The Power of Creativity

Creative Parenting

What to Say to Young Artists

Talk with children about art. The art they are creating and the art all around them. Notice the way art is used in everyday life.

Art all around us.
How does design affect the:

  • homes we live in
  • cars we drive
  • clothes we wear
  • books we read
  • movies we watch
and our appreciation for the awesome natural beauty found everywhere!

Introduce art vocabulary to children. Look for lines, shapes/forms, colors, textures, patterns, repetition, and balance. Share opinions and what personal preferences are based on. Urge children to consider ways they could change the design of man-made items. Look for lessons from nature that could improve human designed items.

"Look what I made!"
When children say, "Look what I made!" show your interest. Encourage them to describe how they created their art. Children are eager to show adults their creations. How can you respond so they are motivated to explore the arts further?

  • Remember to reflect their enthusiasm.
  • Take their work seriously!
  • Encourage children to be confident about their art.
  • Inspire them to improve their skills with practice.
  • Encourage them to try new ideas and different approaches.
Their imaginations will soar. Positive, encouraging responses will help artists of all ages feel they are creative thinkers and capable doers. Usually just one positive comment or open-ended question will open up a fascinating conversation!

Great conversation starters!
Here are some great "discussion starters" that will encourage children to open up. Try some of these statements and questions and get that conversation going!

Show appreciation: "Thank you for showing me your creation." "I'm so glad you want to share your art with me."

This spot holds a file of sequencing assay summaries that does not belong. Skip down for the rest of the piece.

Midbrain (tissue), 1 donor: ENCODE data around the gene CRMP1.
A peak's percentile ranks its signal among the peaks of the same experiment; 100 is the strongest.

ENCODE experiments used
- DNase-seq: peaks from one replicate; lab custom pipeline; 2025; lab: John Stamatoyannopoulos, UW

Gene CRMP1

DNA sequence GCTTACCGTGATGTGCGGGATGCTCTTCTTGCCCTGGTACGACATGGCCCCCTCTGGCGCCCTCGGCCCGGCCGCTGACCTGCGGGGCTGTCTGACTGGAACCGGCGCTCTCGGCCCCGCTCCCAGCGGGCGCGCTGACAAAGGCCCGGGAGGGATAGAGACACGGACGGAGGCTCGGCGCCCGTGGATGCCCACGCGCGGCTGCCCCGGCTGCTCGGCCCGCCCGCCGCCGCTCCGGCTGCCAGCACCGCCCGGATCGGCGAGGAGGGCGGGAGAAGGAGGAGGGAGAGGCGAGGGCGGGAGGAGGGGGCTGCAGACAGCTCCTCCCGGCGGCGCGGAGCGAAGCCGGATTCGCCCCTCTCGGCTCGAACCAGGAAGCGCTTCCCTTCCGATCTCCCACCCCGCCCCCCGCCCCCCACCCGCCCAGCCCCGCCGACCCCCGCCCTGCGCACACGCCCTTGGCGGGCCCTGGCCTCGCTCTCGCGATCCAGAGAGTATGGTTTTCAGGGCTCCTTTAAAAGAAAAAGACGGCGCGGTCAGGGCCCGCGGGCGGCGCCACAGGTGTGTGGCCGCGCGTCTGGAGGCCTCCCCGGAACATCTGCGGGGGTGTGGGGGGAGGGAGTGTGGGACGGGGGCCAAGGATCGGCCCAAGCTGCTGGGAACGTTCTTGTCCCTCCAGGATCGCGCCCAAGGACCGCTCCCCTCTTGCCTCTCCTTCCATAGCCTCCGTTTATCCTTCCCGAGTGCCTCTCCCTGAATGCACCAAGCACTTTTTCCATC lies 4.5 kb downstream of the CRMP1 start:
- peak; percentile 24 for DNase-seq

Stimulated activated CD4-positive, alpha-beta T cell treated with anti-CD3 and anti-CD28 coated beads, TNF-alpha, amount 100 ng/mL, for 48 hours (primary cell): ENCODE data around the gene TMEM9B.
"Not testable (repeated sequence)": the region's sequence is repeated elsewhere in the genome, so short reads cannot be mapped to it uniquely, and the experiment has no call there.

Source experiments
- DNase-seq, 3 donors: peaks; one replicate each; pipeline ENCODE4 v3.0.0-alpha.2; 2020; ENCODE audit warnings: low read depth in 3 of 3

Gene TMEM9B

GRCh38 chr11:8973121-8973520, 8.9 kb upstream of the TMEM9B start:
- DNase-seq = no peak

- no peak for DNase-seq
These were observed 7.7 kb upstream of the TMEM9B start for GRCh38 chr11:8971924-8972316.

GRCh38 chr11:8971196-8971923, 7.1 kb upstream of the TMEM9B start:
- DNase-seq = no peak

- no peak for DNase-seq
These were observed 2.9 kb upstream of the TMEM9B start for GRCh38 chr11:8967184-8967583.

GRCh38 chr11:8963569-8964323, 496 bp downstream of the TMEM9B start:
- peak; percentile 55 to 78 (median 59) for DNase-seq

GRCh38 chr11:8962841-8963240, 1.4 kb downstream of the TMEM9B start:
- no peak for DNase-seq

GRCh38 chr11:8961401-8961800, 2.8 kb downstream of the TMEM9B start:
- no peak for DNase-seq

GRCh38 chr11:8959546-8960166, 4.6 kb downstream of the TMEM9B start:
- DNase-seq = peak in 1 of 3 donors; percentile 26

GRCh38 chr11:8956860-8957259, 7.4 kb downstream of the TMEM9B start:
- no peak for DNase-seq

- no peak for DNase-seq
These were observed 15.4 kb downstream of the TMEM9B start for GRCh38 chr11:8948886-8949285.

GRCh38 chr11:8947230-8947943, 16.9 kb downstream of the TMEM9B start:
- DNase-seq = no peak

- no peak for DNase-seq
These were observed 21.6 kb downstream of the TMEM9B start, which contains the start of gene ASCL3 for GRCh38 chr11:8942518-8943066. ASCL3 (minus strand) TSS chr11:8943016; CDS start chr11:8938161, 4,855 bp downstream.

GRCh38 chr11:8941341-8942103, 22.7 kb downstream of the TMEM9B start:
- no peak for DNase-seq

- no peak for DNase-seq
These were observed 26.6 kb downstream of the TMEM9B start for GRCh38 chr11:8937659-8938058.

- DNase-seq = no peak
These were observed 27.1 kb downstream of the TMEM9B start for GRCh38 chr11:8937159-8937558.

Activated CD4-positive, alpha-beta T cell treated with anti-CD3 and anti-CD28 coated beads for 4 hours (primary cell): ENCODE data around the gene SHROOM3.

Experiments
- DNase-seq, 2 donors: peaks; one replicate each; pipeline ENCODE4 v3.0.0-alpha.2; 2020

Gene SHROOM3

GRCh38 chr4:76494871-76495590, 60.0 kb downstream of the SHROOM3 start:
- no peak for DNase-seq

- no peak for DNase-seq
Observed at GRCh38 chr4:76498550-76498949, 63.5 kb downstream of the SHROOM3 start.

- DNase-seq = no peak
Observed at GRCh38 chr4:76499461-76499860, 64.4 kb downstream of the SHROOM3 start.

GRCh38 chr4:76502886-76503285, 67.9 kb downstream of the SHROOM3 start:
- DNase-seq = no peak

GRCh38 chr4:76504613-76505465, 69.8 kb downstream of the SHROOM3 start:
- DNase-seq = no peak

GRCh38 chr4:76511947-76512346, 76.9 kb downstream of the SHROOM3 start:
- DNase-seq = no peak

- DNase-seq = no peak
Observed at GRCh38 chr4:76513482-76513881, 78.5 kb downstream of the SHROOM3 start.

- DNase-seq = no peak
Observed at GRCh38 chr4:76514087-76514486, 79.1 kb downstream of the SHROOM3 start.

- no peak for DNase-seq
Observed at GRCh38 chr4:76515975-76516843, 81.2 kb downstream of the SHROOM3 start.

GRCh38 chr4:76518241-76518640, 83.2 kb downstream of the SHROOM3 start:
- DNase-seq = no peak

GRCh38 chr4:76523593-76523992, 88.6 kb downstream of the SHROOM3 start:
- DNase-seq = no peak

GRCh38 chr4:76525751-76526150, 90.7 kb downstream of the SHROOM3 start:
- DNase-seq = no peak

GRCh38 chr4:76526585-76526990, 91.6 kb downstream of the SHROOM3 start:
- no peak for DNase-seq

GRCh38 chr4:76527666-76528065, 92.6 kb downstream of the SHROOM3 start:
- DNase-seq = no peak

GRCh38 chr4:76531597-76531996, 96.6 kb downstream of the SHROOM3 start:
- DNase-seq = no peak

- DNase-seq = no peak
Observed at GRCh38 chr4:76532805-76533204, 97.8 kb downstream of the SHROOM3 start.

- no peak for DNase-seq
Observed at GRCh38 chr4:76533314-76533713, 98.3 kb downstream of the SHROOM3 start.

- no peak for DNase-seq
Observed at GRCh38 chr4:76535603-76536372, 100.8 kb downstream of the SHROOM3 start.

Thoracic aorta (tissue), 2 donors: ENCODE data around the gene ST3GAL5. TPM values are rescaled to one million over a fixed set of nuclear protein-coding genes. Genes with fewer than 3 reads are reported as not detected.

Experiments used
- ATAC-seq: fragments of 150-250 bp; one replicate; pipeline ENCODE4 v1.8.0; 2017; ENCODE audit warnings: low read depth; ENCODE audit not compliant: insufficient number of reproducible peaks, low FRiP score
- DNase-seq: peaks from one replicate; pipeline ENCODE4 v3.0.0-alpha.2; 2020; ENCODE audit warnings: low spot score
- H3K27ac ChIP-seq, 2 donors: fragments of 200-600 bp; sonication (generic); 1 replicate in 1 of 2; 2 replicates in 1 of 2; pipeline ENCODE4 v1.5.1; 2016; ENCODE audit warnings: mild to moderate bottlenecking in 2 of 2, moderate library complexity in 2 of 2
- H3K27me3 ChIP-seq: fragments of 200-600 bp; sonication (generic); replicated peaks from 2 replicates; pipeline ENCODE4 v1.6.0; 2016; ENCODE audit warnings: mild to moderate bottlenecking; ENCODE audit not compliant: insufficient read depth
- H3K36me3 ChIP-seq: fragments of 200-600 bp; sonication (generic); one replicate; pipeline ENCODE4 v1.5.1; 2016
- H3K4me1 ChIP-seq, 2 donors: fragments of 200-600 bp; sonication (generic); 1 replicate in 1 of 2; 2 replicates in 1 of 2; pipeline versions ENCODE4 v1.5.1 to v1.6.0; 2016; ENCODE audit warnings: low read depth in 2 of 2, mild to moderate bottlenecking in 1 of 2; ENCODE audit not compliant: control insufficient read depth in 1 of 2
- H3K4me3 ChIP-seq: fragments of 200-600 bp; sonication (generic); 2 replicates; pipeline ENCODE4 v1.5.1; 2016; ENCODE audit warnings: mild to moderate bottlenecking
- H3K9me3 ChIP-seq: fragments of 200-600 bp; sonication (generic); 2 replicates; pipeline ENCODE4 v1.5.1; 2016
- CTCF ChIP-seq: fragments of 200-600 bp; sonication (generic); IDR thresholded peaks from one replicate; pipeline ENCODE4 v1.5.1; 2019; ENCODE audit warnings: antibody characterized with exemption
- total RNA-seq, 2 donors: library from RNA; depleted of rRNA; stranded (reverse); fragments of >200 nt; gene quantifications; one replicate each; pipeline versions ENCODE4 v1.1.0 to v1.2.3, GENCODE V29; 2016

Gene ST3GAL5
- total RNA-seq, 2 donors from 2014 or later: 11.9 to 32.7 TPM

Demonstrate genuine enthusiasm: "What an imaginative idea!" "You're starting to use colored pencils in a different way than before!"

Describe what you see (artistic qualities): "It looks like you…used lots of red here, and a little blue in the bottom corner." "The lines you drew…move all around the page." "This reminds me of… (another artist's style or a child's earlier work)." Especially with young children, avoid asking "What is it?" Their creation may be an experiment in pattern or color, and not a picture of the family dog!

Ask how the child achieved an artistic effect: "I'm wondering how you…got these little pieces of clay to stick out like that." "Please explain to me what you did to…"

Dig a little deeper: "Tell me more about what you've done." "I'm curious how you got this idea."

Comment on how the child worked: "I saw you concentrating on your painting." "You had a smile on your face the whole time you were drawing!"

Sometimes, suggest extensions (after showing support and hearing the child's explanations): "I wonder what would happen if you tried…."

An encouraging adult can make a world of difference. Support your children's innate desire to learn and to express ideas. Be a mentor and a role model. Help children develop to their full potential.

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